Also, my lil (not so lil anymore) brother got engaged this month!  I am wicked excited for him and his fiancee (who has received the Big Sister Seal of Approval).  Let the wedding plans begin!

As per usual in my monthly recaps, I will also grace you with a photo of Sir Small Fry.  He was very serious about his outdoor play time this month:
Obviously Mother has done something for which she should feel ashamed.
Now, enough about me, onward to the book-related goodness!  Apparently the warm weather led to less reading and more outdoor time, because my reading/posting pace was a little slower.

The April 2013 Fave/Least Fave choices were difficult, and honestly, my "least" fave shouldn't be read as being a "bad"'s just the one I gave the lowest rating to on Goodreads (a 3-star, by the way).

March 2013 Favorite:  How Green Was My Valley  by Richard Llewellyn
March 2013 Least Favorite:  The Sex Lives of Cannibals  by J Maarten Troost

In total, I read/reviewed 6 books:
How Green Was My Valley  by Richard Llewellyn
Found Objects  by Peter Gelfan
Yes, Chef by Marcus Samuelsson
The World's Strongest Librarian  by Josh Hanagarne
Weelicious  by Catherine McCord
The Sex Lives of Cannibals  by J Maarten Troost

I also posted one new Small Fry Saturday Review of  Ten Little Fingers and Ten Little Toes by Mem Fox and Helen Oxenbury.

In other book talk, I was one of the first features on Book Bloggers International, we took a trip down my college-era memory lane, and I told you all the topics that, if melted together, would create my ultimate read.

May is going to be a busy month around here--we're getting a new roof put on today, and Small Fry is getting ear tubes inserted tomorrow, so already we're off with a bang.  But May is also my engagement anniversary (awww).  And, let's not forget that Mother's Day is coming up.  YOU'RE ON NOTICE, HUSBAND.  Fine jewels and massages as far as the eye can see!  (Or at least the ability to sleep past 6am.)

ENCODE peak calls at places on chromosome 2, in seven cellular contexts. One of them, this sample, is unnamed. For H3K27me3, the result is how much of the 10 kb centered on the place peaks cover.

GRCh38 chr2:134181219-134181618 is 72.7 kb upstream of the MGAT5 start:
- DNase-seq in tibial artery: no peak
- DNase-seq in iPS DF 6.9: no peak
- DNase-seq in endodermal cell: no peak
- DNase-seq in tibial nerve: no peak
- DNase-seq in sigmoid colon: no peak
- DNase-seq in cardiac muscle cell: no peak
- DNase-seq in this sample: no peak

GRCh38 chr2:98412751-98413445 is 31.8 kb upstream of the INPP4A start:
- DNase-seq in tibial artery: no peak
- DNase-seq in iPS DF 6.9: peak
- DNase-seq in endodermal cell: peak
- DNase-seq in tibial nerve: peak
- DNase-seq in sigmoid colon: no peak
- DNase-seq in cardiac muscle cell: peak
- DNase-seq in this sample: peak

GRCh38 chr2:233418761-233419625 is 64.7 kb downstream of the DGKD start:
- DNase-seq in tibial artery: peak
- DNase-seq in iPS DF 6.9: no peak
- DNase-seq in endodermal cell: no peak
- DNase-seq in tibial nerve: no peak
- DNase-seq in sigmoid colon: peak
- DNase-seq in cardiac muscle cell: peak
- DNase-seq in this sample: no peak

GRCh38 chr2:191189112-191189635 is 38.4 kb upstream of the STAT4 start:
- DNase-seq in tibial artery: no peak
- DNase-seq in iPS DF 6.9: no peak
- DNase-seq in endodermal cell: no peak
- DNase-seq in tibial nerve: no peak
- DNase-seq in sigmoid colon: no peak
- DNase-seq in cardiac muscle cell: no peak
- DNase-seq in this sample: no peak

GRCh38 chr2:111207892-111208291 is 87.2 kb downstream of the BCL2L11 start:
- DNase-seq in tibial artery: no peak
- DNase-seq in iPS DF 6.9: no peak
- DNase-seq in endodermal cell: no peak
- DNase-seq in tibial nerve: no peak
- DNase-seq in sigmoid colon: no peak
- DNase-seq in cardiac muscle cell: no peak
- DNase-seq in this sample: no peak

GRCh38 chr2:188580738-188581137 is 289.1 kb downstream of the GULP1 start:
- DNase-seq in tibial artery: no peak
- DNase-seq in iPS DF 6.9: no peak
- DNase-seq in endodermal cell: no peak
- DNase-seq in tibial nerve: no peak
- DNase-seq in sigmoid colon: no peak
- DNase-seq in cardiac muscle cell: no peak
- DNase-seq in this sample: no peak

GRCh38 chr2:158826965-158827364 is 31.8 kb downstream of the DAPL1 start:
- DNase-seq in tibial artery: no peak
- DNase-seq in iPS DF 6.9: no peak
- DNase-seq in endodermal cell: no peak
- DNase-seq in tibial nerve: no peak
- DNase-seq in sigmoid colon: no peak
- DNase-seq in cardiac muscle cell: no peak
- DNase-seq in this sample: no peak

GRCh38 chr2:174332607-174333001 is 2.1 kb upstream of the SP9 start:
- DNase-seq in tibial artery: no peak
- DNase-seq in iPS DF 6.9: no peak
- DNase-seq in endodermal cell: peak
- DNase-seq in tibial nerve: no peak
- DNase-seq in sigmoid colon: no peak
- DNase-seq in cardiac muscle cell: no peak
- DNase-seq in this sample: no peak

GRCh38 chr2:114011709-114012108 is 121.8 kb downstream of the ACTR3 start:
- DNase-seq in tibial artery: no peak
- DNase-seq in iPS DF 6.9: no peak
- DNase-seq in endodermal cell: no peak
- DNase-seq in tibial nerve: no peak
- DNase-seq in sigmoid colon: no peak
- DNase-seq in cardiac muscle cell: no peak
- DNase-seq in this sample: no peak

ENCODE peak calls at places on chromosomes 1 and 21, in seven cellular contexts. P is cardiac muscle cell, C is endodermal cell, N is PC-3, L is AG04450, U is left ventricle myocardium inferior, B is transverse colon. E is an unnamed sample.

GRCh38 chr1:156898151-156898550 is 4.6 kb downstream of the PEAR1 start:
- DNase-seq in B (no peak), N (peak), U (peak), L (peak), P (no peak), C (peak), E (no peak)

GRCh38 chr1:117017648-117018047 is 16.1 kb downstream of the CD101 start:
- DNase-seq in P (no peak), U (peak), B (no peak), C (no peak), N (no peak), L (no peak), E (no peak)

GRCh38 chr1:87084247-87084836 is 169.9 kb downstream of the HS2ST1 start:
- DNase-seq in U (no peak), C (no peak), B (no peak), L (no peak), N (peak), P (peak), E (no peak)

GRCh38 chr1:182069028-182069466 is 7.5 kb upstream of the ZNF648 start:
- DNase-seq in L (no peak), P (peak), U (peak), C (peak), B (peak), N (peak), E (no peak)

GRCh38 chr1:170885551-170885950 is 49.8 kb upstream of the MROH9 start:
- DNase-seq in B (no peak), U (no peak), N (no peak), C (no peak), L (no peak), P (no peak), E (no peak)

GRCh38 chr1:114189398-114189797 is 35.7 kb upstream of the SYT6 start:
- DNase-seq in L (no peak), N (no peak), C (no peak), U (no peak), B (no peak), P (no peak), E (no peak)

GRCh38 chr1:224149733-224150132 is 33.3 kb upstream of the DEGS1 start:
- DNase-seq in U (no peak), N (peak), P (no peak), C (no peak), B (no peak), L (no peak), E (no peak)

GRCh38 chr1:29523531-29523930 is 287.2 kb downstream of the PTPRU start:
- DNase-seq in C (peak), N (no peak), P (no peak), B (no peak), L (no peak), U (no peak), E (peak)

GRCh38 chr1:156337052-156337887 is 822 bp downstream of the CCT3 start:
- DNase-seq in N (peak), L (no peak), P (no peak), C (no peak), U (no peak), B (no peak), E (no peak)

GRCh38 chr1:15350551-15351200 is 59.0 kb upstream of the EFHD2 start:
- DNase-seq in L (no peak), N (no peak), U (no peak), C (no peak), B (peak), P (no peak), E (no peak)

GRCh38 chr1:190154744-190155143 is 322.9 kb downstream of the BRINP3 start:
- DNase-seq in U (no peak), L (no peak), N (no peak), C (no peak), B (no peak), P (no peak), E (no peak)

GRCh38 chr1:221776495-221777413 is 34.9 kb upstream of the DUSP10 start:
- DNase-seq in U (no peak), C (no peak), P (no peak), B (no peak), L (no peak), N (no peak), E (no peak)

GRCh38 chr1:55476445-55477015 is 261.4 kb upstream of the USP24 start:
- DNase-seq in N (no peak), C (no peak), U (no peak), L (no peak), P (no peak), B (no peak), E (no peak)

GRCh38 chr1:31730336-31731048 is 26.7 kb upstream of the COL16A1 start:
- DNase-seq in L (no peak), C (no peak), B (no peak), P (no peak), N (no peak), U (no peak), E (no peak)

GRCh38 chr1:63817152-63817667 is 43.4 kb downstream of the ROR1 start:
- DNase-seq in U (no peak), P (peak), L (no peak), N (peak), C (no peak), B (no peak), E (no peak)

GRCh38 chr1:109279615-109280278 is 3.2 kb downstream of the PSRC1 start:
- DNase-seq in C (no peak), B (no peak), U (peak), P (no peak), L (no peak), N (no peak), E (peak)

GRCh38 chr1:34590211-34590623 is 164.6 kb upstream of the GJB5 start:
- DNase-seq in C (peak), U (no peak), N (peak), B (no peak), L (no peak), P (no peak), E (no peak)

Have a great month!

Tuesday, April 9, 2013

Book Review: Found Objects by Peter Gelfan

Title: Found Objects
Author: Peter Gelfan
Publisher: Nortia Press
Publication Date: May 21, 2013*
Source: e-ARC received from publisher for an honest review

Plot Summary from Goodreads:

Aldo Zoria is a successful commercial photographer who lives in a happy menage-a-trois with his wife and their lover along with the lover's two young children. Domestic bliss shatters when an unexpected guest arrives. 

Found Objects tells a story of struggle between values and instincts, ideals and reality, whom we strive to become and whom we are born to be.

My Review:

When I accepted this ARC for review, I knew I was stepping out of my comfort zone.  The above description obviously tells you that the characters in the novel are involved in an odd domestic/sexual situation, and I was afraid that the content would border on erotica (not a genre I read/review).  However, I got the sense that this book was more about the dynamic between the characters, rather than their sexual escapades, so I went for it.

Thankfully, I was correct.  This novel is an intriguing study of human relationships, how we choose to form them, and the fragile balance that must be stricken in order for them to be successful.  There is still sexual content, but it is not overly explicit, and it's present more to illustrate the evolution of each character rather than to titillate the reader.